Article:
comment Find $\lim\limits_{x \rightarrow \infty} x e^{x^2} \int_x^{\infty}e^{-u^2}du $
Then I'll fix your exam for you - edited. Do you think $\lim\limits_{x\to\infty}x\cdot x^{-1}$ is $\infty$ because $x\to\infty$ but $x^{-1}$ is bounded for $x>1$? Notice how $x^{-1}\to0$ though!
Jul
22
revised Find $\lim\limits_{x \rightarrow \infty} x e^{x^2} \int_x^{\infty}e^{-u^2}du $
added 4 characters in body; edited title
Jul
22
comment Find $\lim\limits_{x \rightarrow \infty} x e^{x^2} \int_x^{\infty}e^{-u^2}du $
Do you mean $\int_x^\infty e^{-u^2}du$? You can't have $x$ be the integral's dummy variable and have $x$ appear outside of the integral. You just can't.
Jul
21
comment How to describe the degree of symmetry of an object?
It's possible for two things to have the same number of symmetries, but different types of symmetry. Meaning, different symmetry groups.
Jul
20
comment A question about product of transpositions
No, that doesn't make any sense at all. The notation $(12)$ describes the function $f$ with $f(1)=2$ and $f(2)=1$. Composing twice, we get $f(f(1))=f(2)=1$ and $f(f(2))=f(1)=2$. So $f^2$ is the identity map. Swapping two things twice is the same as having not swapped them at all.
Jul
18
comment Does this suggest a unique additive factorization on the rational numbers?
No - you can have any number of primes in a multiplicative factorization, but the coefficients of your $\frac{1}{n!}$s are restricted. You can write any positive integer in base $10$ uniquely using digits from $0,\cdots,9$ and we don't call this a "factorization" either.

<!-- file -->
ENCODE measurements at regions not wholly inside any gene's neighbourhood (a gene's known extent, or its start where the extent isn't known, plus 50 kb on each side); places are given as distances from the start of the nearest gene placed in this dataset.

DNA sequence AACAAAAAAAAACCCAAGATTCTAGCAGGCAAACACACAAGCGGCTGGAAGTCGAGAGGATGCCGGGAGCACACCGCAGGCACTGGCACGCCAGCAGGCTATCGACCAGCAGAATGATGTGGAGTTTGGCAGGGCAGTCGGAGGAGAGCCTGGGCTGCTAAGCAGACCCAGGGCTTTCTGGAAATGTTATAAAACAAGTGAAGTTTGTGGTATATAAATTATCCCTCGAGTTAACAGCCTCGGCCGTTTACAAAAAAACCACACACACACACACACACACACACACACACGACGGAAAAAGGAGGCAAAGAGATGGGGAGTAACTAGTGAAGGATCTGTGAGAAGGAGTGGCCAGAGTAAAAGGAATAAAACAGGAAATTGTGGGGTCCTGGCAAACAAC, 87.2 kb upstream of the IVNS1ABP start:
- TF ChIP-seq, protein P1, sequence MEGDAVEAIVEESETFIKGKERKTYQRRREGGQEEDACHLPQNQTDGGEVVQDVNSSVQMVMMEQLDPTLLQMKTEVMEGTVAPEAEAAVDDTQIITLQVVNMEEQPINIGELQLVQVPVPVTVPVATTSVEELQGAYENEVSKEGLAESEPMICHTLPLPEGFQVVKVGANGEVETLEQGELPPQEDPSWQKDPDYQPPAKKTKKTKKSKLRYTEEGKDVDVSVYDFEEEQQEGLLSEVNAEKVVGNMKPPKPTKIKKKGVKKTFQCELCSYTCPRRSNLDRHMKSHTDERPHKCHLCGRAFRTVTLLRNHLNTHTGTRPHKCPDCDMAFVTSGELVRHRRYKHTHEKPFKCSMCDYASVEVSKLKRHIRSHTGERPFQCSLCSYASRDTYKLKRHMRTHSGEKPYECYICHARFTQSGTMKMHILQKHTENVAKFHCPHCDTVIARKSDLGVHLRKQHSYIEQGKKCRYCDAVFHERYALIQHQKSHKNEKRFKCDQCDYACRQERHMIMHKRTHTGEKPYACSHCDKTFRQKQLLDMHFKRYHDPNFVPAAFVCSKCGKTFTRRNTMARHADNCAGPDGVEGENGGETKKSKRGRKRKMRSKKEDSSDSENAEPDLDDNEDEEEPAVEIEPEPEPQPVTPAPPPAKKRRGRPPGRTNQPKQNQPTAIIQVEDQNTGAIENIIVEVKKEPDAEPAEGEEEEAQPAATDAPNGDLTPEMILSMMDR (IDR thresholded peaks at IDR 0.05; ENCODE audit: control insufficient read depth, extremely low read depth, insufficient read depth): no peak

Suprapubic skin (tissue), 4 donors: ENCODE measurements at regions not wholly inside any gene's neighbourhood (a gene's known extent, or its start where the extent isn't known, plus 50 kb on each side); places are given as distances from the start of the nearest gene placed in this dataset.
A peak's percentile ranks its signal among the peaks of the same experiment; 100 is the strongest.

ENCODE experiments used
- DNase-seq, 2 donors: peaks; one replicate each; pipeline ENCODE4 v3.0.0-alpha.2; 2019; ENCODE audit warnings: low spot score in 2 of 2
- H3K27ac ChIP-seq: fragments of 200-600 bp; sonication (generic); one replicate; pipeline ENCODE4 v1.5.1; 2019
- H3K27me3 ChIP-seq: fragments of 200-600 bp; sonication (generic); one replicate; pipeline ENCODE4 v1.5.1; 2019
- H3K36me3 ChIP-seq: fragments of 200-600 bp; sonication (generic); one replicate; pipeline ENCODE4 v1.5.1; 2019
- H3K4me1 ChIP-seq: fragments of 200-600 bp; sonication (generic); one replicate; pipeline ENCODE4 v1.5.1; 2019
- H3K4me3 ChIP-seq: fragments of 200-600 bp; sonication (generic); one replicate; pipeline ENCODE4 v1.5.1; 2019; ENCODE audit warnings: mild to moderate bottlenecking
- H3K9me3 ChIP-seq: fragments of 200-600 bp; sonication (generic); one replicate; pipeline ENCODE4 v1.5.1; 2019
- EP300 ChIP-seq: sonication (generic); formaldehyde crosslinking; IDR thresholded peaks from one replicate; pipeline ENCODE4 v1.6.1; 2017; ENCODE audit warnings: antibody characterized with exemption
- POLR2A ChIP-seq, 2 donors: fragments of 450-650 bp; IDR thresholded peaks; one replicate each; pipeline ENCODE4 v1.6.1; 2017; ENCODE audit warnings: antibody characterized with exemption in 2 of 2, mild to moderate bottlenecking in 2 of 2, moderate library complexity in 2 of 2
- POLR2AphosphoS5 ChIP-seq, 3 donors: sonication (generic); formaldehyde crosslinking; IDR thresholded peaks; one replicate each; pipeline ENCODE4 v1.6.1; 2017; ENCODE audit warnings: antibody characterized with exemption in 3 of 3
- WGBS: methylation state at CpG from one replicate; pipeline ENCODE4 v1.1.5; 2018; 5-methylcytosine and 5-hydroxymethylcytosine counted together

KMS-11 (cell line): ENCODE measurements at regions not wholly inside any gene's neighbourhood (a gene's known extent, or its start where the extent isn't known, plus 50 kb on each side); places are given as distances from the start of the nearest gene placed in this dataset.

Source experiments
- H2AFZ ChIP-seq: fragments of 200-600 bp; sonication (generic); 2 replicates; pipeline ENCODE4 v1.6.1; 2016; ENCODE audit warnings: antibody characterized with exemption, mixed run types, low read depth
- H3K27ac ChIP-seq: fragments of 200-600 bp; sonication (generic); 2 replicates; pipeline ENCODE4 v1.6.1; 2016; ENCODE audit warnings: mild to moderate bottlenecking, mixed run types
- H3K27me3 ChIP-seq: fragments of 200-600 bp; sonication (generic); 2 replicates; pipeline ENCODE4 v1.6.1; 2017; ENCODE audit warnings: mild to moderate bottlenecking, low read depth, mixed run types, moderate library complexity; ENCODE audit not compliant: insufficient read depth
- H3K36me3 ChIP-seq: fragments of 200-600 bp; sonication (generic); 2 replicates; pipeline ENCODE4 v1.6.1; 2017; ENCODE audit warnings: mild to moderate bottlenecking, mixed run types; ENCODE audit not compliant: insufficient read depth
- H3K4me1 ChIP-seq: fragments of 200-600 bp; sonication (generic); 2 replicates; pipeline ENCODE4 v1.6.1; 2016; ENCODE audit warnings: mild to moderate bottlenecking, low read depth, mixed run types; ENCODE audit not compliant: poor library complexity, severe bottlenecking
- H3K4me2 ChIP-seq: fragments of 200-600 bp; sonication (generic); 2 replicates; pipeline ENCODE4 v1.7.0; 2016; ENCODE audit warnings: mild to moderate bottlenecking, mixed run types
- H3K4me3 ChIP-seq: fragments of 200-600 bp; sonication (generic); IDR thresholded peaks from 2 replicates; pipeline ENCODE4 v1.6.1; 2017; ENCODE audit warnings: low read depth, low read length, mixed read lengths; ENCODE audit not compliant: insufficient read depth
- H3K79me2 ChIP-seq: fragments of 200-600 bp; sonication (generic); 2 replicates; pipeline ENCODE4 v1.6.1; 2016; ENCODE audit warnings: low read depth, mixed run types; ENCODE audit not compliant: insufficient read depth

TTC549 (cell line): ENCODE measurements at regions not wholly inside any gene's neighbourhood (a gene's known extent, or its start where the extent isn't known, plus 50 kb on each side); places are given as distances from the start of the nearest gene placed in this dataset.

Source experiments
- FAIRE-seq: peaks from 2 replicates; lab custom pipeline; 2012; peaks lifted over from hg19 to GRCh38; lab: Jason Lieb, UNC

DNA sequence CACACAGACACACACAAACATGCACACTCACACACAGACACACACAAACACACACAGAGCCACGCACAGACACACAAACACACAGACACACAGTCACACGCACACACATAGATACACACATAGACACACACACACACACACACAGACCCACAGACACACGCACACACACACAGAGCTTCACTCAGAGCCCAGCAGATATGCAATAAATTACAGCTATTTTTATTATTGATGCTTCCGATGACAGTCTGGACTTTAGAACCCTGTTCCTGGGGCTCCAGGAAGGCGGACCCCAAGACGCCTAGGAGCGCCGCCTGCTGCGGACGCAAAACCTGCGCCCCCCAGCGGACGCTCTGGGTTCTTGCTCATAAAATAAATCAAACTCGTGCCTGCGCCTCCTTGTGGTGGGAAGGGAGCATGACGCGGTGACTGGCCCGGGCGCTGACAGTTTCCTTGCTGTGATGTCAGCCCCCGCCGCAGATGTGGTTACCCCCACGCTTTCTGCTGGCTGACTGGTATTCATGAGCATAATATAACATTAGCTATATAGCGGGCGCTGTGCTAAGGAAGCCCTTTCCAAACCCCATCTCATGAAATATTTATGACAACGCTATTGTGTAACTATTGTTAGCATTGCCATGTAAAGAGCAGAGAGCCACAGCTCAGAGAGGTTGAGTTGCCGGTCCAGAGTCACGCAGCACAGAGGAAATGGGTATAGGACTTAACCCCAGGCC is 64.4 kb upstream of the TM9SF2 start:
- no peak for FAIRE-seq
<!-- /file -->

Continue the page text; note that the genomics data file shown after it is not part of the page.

Jul
17
comment How to show that $\int\limits_1^{\infty} \frac{1}{x}dx$ diverges(without using the harmonic series)?
No - you can use the harmonic series' divergence to prove the integral's divergence. But the fact you're asking how to prove it a different way implicitly suggests this is how it is done in practice ... and that's not my experience.
Jul
16
comment How to show that $\int\limits_1^{\infty} \frac{1}{x}dx$ diverges(without using the harmonic series)?
Given $N$, we know $\log x>N$ for all $x>e^N$. So yes, $\log x$ diverges. Your logic concerning the harmonic series is backwards, BTW. We do not use the harmonic series' divergence to prove $\int_1^\infty\frac{1}{x}dx$ or $\log x$ diverges - we use the latter to prove the former!
Jul
14
awarded  Necromancer
Jul
14
comment Why is the average of a sum equal the sum of the averages?
$\sum_y P_{XY}(x,y)=P_X(x)$ and $\sum_x P_{XY}(x,y)=P_Y(y)$
Jul
12
comment Why is there a $q_i$ such that $q_j|q_i$?
(1) Monic polynomial. (2) Apparently you already know what it means for an element of a ring to be prime. Since $F[X]$ is a UFD, every irreducible element is prime, so every irreducible element is an example. Most students are familiarized with factoring polynomials over $\Bbb R$ or $\Bbb C$ before abstract algebra... (3) By induction, if a prime divides any product of things, it divides at least one of those things.
Jul
12
comment Prove $\{a(x,y,z)=(ax,y,z)\}$ is a vector space
Yes, that's true as well - your example utilizes the distributive property (and incidentally so does proof of $0{\bf x}={\bf 0}$ does). I suppose I am responding to OP's comment on the other answer, technically..